Switching – Basic configuration

In this post I will show you some basic switch configuration commands. We will talk about the differences between hubs and switches and why networks evolved from hub-based to switch-based. You may probably know that switches and hubs use the Ethernet protocol. You know from a previous post that hubs use half-duplex connections and CSMA/CD technology. CSMA/CD (Carrier Sense Multiple Access with Collision Detection) is used where there are multiple devices communicating on the same channel. A device first listens if another device is already transmitting, if the channel is free, then the device starts transmitting. Switches were introduced because they separate collision domains, each port uses a point-to-point connection with another device. Switch connections use full-duplex communications, this means that both ends of communication can receive and send information at the same time. Because there are collision-free connections, the CSMA/CD is not used in switched networks.
Switch ports can use different speeds and in some switch types you can even configure what type of communicating channel is using (full/half duplex). If you want to configure a switch connection type, you can select one of the following options: full – select full-duplex connection, half – select half duplex connection and auto – the switch selects automatically what type of connection it will use. You already know that switch-to-switch connections usually use crossover cables. Some switches have the mdix auto function which can enable them to automatically use what type of cable is connected (it can be a straight-through and a crossover cable).
Switches use three types of communication messages, unicast, broadcast and multicast. You already know about these messages from a previous post. The functionality of a switch can be easily described. As the name says, a switch receives a message from a port and then chooses the exit port. Communications between switches are made using MAC addresses. Switches use mac address tables to keep in track of devices that communicate throughout a network. Upon startup, a switch will have it’s mac table empty. When a message is received from a device, the switch adds it’s MAC address in the mac address table. Because there are no other entries in the table, the switch floods the message on all ports, except the port that the message came through. The destination device will respond with a unicast replay message. The switch will add the mac address of the host. Remember that switches divide collision domains but do not segment broadcast domains. Only a layer 3 device such as a router can segment collision and broadcast domains. Each device in a switched network adds latency to the overall transfer process (each device must process data).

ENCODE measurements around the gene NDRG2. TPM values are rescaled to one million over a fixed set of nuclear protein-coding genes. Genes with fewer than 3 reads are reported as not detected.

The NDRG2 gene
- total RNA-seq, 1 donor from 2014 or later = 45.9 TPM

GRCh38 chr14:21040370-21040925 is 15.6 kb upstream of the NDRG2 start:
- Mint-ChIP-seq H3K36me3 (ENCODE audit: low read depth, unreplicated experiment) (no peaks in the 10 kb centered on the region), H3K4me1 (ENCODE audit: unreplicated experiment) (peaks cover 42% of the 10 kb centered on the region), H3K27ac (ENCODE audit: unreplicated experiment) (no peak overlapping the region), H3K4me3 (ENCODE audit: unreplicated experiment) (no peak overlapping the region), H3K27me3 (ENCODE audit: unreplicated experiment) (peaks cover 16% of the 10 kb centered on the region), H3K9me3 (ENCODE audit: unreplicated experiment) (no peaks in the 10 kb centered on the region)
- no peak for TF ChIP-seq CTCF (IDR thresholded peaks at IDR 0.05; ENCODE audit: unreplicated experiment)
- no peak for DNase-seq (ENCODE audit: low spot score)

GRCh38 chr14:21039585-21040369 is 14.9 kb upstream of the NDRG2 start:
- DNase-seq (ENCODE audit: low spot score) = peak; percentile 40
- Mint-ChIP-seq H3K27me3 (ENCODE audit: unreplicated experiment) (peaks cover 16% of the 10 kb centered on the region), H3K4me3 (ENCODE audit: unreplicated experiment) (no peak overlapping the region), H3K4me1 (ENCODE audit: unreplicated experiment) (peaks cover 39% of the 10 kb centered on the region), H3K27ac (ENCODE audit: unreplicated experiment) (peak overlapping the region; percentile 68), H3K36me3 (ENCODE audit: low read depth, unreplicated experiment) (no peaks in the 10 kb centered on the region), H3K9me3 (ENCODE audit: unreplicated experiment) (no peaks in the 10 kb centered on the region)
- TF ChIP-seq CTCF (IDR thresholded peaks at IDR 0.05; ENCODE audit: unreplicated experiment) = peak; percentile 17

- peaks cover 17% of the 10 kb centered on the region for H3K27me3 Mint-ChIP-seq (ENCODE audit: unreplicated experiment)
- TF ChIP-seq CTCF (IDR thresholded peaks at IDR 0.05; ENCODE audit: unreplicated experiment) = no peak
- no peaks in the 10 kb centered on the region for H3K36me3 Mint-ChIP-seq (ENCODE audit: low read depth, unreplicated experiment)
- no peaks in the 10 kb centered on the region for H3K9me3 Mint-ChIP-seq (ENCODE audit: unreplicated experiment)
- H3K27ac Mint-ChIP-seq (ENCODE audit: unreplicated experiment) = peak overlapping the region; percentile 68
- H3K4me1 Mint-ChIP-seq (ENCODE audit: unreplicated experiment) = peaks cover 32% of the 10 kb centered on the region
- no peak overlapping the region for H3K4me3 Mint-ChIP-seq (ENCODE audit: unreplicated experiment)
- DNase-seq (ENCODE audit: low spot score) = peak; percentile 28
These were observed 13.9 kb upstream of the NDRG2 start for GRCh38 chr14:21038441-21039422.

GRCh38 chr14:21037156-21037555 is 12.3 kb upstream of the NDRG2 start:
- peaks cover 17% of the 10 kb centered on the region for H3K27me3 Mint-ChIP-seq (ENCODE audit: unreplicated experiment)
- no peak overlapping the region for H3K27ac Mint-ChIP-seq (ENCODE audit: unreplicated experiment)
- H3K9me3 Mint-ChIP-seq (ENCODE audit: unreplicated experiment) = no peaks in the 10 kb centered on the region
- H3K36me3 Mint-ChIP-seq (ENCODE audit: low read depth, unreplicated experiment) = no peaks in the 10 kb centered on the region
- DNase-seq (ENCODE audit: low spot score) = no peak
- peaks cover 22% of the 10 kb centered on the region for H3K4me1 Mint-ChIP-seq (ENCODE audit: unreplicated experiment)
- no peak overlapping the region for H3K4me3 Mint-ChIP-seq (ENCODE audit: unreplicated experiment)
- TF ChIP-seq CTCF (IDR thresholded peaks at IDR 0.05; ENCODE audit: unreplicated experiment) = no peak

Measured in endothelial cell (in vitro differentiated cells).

Based on the port speeds, a switched network can be either asymmetric or symmetric. If all ports in the network have the same speed, the network is a symmetric one, if the ports have different speed, then the network is called a asymmetric network.
I’ve told you that switches are mainly used to forward packets inside a network. There are two main forwarding mechanisms used: store-and forward switching and cut-through switching. In the store-and forward switching mechanism, a switch will wait until it receives the entire packet. It will then calculate the CRC and then it will compare this value with the frame’s length. If everything is in order, the switch will forward the packet to the corresponding port. The cut-through switching method is a little faster because the switch will not wait for the entire packet to be received. Once it reads the destination address, the switch will start transmitting the packet. Switches store packets, for processing, using one of the following types of memory buffers:
port-based memory – each port has it’s own dedicated memory used to store packets in queues.
shared memory – all switch ports share the same memory
When configuring a switch, we will use almost the same commands as with routers. There are four configuration modes: user mode, privileged more, global configuration mode and special configuration mode (the same as with routers). The following image will display something that we are already familiar with, how the prompt changes when you enter in different configuration modes: